An Taisce Spring Clean in April

RITE photo courtesy of Margaret Dunne.

By Geneva Pattison

For the month of April, The National Spring Clean Initiative will take place throughout Ireland. The programme was established in 1999 by An Taisce, which formed a partnership with the Department of Environment, Heritage and Local Government along with the Local Authorities.

It has flourished over the years, growing from 155,000 people taking part in 1999 to a sizable 500,000 people joining the clean-up in 2017.   

As stated on their website, the programme’s intentions are as follows: 

“Encourage clean-ups throu-ghout the month of April, galvanise the practices of recycling and re-use where possible, increase the number of events and participants, promote personal responsibility for litter, heighten awareness of litter and waste issues”.

Statistics from the National Spring Clean website also highlight the amount of rubbish cleaned up by the public in 2017. They calculated that roughly “2,660 tonnes of litter was collected, of which 35% was recycled”. An Taisce also states that the recycling figures are significantly positive, considering it was only feasible to recycle bottles and cans. Clean-up groups are provided with relevant recycling bags to dispose of different materials in an efficient way. 

The clean-up programme asks people to read the relevant health and safety information provided on the website before undertaking any cleaning and also prior to selecting a site for a clean-up. Public participants are provided with a protective smock for their clothes, plastic bags and gloves free of charge when they register with their local authorities and with the NSC.

Local authorities may be able to provide you with extra equipment if you request it beforehand. Once organisers have registered, they will also be covered under An Taisce’s Public Liability Insurance policy in case an accident or public damage occurs. 

The RITE Stuff

Margaret Dunne, chairperson of the Ringsend, Irishtown, Tidy Towns and Environment (RITE) committee got in touch with NewsFour, regarding the ongoing clean-ups in the area and the prevalent problem of dog fouling.

The members of RITE have also recently taken on a novel way of highlighting the extent of the issue, by drawing chalk circles around every piece of animal dirt that is not disposed of properly.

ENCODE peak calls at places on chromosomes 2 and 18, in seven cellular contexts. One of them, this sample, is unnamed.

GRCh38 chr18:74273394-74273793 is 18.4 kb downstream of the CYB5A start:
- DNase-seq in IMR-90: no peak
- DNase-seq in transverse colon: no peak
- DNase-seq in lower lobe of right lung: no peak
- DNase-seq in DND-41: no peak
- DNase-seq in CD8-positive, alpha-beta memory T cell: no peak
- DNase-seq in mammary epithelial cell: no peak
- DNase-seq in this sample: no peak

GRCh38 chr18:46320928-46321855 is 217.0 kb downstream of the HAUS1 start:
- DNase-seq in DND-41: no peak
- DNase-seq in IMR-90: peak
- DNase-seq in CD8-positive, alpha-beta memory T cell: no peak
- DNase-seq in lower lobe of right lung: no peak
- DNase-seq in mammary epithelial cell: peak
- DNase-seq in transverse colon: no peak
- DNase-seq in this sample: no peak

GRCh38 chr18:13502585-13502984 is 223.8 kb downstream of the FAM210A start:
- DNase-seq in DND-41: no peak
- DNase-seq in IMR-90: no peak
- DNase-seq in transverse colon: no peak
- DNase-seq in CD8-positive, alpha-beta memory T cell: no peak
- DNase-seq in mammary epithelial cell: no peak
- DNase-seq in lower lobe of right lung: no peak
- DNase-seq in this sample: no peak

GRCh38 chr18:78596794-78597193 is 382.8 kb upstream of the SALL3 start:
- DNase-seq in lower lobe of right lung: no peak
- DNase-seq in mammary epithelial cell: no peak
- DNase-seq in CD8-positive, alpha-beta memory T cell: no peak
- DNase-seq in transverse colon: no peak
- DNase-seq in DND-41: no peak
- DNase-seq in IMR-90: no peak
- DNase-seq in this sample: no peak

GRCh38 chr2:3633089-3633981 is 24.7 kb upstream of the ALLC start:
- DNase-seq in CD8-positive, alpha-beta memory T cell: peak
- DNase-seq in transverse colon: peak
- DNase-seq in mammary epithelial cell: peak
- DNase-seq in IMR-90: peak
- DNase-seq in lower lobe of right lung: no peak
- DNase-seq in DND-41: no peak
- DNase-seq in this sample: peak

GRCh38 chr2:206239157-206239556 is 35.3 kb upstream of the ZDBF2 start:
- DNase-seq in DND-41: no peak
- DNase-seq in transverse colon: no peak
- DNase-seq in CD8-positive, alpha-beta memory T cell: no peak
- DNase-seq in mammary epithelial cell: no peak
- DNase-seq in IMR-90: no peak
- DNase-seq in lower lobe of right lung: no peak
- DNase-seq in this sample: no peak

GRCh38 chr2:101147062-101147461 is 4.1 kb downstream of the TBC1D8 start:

“We need the community as a whole to come together with us to clean up and especially regarding the dog poo all around the place! We need people to come on board and give us a helping hand and if they have some ideas, this would also be a great help to us.

“Dog fouling isn’t just an eyesore, it is especially dangerous for young children and people with health issues. Roundworms can exist in the faeces and easily transfer to humans, causing a toxocara infection. Similarly, cryptosporidiosis and salmonella can all be picked up through contact with dog mess.

“We have to keep the Tidy Towns alive and fresh in people’s minds”.

For Margaret and the other members of the RITE group, this is an ever-present hazard of the job. By making the effort to pick up after your dogs, you’ll be making the area cleaner and safer. You’ll also be giving the hard-working volunteers in RITE a little helping hand. We may be surrounded by dog dirt but remember, it’s not always a dog eat dog world. 

RITE will be venturing out to take part in the National Spring Clean on Saturday the 27th of April as part of a citywide Dublin clean-up and will continue with their weekly local clean -ups on Saturdays. Be sure to join in and help make the community a more enjoyable space for all. 

To read more about the National Spring Clean visit

R.I.T.E can be found on FB